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One  I "No more cambric tea" had Emily Byrd Starr written in her diary when she came home to New Moon from Shrewsbury, with high school days behind her and immortality before her. Which was a symbol. When Aunt Elizabeth Murray permitted Emily to drink real tea – as a matter of course and not as an occasional concession – she thereby tacitly consented to let Emily grow up. Emily had been considered grown-up by other people for sometime, especially by Cousin Andrew Murray and Friend Perry Miller, each of whom had asked her to marry him and been disdainfully refused for his pains. When Aunt Elizabeth found this out she knew it was no use to go on making Emily drink cambric tea. Though, even then, Emily had no real hope that she would ever be permitted to wear silk stockings. A silk petticoat might be tolerated, being a hidden thing, in spite of its seductive rustle, but silk stockings were immoral. So Emily, of whom it was whispered somewhat mysteriously by people who knew her to people who didn't know her,  "she writes," was accepted as one of the ladies of New Moon, where nothing had ever changed since her coming there seven years before and where the carved ornament on the sideboard still cast the same queer shadow of an Ethiopian silhouette on exactly the same place on the wall where she had noticed it delightedly on her first evening there. An old house that had lived its life long ago and so was very quiet and wise and a little mysterious. Also a little austere, but very kind. Some of the Blair Water and Shrewsbury people thought it was a dull place and outlook for a young girl and said she had been very foolish to refuse Miss Royal's offer of a "position on a magazine" in New York. Throwing away such a good chance to make something of herself! But Emily, who had very clear-cut ideas of what she was going to make of herself, did not think life would be dull at New Moon or that she had lost her chance of Alpine climbing because she had elected to stay there. She belonged by right divine to the Ancient and Noble Order of Story-tellers. Born thousands of years earlier she would have sat in the circle around the fires of the tribe and enchanted her listeners. Born in the foremost files of time she must reach her audience through many artificial mediums. But the materials of story weaving are the same in all ages and all places. Births, deaths, marriages, scandals – these are the only really interesting things in the world. So she settled down very determinedly and happily to her pursuit of fame and fortune – and of something that was neither. For writing, to Emily Byrd Starr, was not primarily a matter of worldly lucre or laurel crown. It was something she had to do. A thing – an idea – whether of beauty or ugliness, tortured her until it was "written out." Humorous and dramatic by instinct, the comedy and tragedy of life enthralled her and demanded expression through her pen. A world of lost but immortal dreams, lying just beyond the drop-curtain of the real, called to her for embodiment and interpretation – called with a voice she could not – dared not – disobey. She was filled with youth's joy in mere existence. Life was forever luring and beckoning her onward. She knew that a hard struggle was before her; she knew that she must constantly offend Blair Water neighbours who would want her to write obituaries for them and who, if she used an unfamiliar word, would say contemptuously that she was "talking big"; she knew there would be rejection slips galore; she knew there would be days when she would feel despairingly that she could not write and that it was of no use to try; days when the editorial phrase, "not necessarily a reflection on its merits," would get on her nerves to such an extent that she would feel like imitating Marie Bashkirtseff and hurling the taunting, ticking, remorseless sitting-room clock out of the window; days when everything she had done or tried to do would slump – become mediocre and despicable; days when she would be tempted to bitter disbelief in her fundamental conviction that there was as much truth in the poetry of life as in the prose; days when the echo of that "random word" of the gods, for which she so avidly listened, would only seem to taunt her with its suggestions of unattainable perfection and loveliness beyond the reach of mortal ear or pen. She knew that Aunt Elizabeth tolerated but never approved her mania for scribbling. In her last two years in Shrewsbury High School Emily, to Aunt Elizabeth's almost incredulous amazement, had actually earned some money by her verses and stories. Hence the toleration. But no Murray had ever done such a thing before. And there was always that sense, which Dame Elizabeth Murray did not like, of being shut out of something. Aunt Elizabeth really resented the fact that Emily had another world, apart from the world of New Moon and Blair Water, a kingdom starry and illimitable, into which she could enter at will and into which not even the most determined and suspicious of aunts could follow her. I really think that if Emily's eyes had not so often seemed to be looking at something dreamy and lovely and secretive Aunt Elizabeth might have had more sympathy with her ambitions. None of us, not even self-sufficing Murrays of New Moon, like to be barred out.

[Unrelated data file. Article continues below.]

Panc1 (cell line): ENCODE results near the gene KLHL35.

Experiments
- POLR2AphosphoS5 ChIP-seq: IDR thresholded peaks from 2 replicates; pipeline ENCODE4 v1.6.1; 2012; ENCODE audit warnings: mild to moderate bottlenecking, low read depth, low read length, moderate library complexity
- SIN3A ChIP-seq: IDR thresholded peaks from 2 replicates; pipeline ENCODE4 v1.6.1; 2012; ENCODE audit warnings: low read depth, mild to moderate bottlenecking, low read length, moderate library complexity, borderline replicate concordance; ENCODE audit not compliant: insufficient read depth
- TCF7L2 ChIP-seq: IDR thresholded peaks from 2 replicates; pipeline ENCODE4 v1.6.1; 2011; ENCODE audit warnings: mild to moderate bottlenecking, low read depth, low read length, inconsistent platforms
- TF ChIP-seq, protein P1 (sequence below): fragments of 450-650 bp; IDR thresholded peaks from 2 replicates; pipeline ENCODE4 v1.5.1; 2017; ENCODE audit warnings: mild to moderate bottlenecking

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The Diviners